It has been previously reported that ATE1 adds Arg (R) predominantly to the N-terminally exposed acidic residues, Asp (D) and Glu (E)5. It has also been suggested by indirect studies that Cys (C) can undergo arginylation in mammals6, and that C arginylation requires its tri-oxidation to cysteic acid – a mechanism that has been proposed to mediate intracellular oxygen sensing in mammalian systems7 and in plants8. At the same time, mass spectrometry analysis has identified a number of peptides in native protein samples that are arginylated on other N-terminally exposed residues9. In these tests, most amino acids were found arginylated, including unmodified C, even though the relative amount of this arginylation, compared to the conventional D/E, has never been estimated. Arginylation of non-acidic residues has never been systematically tested in vivo or in ATE1-mediated assays in vitro.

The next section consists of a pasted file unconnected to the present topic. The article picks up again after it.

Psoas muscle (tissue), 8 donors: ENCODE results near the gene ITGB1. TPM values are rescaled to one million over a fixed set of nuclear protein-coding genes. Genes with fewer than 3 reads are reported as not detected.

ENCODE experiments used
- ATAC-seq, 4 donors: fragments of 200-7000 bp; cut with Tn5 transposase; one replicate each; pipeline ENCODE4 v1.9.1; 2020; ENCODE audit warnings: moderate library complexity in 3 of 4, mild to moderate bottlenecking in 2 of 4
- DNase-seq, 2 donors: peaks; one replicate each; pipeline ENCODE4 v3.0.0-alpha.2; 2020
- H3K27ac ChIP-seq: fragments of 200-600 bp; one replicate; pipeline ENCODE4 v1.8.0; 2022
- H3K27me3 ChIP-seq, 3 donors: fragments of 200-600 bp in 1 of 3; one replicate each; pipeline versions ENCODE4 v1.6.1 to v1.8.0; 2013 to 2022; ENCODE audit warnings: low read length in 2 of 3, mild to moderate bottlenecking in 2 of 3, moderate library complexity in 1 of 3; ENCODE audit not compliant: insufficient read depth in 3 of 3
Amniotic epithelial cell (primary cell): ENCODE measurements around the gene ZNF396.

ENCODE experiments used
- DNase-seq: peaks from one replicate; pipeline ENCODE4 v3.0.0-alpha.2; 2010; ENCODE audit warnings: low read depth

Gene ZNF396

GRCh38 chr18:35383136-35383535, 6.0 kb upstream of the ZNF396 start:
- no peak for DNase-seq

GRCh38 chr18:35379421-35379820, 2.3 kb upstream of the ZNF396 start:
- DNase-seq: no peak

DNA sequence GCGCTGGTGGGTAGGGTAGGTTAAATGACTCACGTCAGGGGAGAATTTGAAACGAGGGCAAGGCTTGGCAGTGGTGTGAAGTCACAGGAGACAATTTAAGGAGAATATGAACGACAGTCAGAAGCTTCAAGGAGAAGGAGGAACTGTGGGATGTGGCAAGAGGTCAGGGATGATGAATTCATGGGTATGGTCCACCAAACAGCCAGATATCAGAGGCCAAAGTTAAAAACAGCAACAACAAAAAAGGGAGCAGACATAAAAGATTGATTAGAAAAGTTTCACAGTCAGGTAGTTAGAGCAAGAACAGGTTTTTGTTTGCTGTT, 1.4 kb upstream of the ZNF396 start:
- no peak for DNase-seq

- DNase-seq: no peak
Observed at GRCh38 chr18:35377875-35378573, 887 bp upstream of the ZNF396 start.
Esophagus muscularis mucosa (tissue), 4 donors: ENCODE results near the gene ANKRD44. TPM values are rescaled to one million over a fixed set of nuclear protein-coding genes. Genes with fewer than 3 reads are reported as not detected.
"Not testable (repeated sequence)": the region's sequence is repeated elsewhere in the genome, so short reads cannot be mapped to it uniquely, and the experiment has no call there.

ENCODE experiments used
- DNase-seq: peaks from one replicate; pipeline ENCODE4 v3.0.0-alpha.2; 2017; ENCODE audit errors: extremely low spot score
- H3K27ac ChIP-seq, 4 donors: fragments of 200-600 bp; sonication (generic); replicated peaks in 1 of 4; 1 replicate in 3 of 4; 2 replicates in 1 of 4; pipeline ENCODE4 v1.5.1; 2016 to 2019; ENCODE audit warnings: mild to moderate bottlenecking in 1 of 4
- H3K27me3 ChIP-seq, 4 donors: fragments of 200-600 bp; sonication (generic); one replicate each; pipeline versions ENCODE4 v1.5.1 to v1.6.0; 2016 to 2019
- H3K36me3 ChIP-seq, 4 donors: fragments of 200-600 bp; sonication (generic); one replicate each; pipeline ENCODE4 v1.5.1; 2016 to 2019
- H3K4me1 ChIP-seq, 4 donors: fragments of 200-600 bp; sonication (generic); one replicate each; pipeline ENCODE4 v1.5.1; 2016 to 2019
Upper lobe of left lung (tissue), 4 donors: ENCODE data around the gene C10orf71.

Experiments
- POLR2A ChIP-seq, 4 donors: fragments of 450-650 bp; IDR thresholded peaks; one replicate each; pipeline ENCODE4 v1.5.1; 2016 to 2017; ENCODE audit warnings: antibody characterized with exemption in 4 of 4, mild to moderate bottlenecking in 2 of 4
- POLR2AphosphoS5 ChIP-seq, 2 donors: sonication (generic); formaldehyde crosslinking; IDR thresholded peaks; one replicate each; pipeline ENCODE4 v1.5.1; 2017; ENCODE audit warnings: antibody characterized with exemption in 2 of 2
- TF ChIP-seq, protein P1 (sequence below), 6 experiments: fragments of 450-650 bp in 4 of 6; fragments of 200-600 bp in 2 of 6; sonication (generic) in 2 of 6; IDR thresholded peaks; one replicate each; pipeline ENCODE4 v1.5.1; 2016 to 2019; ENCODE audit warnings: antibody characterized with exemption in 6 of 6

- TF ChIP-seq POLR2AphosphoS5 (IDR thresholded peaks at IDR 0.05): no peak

A few years ago, our group discovered that in addition to N-terminal arginylation, ATE1 can also add arginine to the acidic side chains of D and E on the mid-chain sites of intact proteins10. Such arginylation was also observed or implicated in other studies11,12. Surprisingly, this reaction, while mediated by the same enzyme, results in a different arginine linkage to the protein substrate – via an isopeptide bond between the arginine amino group and the side chain carboxyl group of the target site, rather than via a conventional peptide bond at the protein’s N-terminus. This discovery further expands the potential biological scope of arginylation, since arginylation at midchain sites can in principle occur on any proteins in vivo without a requirement for prior priming by proteases or endopeptidases, similar to other major regulatory posttranslational modifications.